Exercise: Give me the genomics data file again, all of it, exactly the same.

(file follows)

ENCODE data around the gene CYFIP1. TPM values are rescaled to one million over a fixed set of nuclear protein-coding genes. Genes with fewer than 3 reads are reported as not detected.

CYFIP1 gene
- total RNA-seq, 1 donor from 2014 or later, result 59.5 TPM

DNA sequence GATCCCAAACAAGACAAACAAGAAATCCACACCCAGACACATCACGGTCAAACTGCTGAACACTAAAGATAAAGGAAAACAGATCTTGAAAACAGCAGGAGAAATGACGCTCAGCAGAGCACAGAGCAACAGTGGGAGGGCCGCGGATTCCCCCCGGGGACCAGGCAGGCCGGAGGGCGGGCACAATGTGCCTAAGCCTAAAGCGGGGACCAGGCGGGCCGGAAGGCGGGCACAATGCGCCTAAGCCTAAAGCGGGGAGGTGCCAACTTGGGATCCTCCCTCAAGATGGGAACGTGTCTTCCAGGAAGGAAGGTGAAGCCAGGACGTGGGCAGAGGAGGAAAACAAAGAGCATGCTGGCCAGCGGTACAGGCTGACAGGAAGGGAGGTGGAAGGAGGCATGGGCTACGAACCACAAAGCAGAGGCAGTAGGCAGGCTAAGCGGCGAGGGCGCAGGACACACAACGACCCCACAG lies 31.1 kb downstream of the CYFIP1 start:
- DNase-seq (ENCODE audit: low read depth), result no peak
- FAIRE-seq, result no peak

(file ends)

ENCODE data around the gene CYFIP1. TPM values are rescaled to one million over a fixed set of nuclear protein-coding genes. Genes with fewer than 3 reads are reported as not detected.

CYFIP1 gene
- total RNA-seq, 1 donor from 2014 or later, result 59.5 TPM

DNA sequence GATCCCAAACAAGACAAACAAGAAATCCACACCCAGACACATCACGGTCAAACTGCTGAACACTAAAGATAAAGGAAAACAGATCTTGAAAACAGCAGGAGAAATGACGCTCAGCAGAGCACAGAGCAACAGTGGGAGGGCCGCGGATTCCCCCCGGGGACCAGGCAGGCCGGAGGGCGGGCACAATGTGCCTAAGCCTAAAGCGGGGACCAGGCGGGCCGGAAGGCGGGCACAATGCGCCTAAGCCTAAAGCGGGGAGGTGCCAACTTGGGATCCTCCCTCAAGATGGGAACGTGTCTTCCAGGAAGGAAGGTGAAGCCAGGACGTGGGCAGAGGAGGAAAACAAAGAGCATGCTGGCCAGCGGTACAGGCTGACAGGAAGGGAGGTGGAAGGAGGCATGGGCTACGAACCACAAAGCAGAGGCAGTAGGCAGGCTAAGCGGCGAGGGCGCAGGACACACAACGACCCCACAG lies 31.1 kb downstream of the CYFIP1 start:
- DNase-seq (ENCODE audit: low read depth), result no peak
- FAIRE-seq, result no peak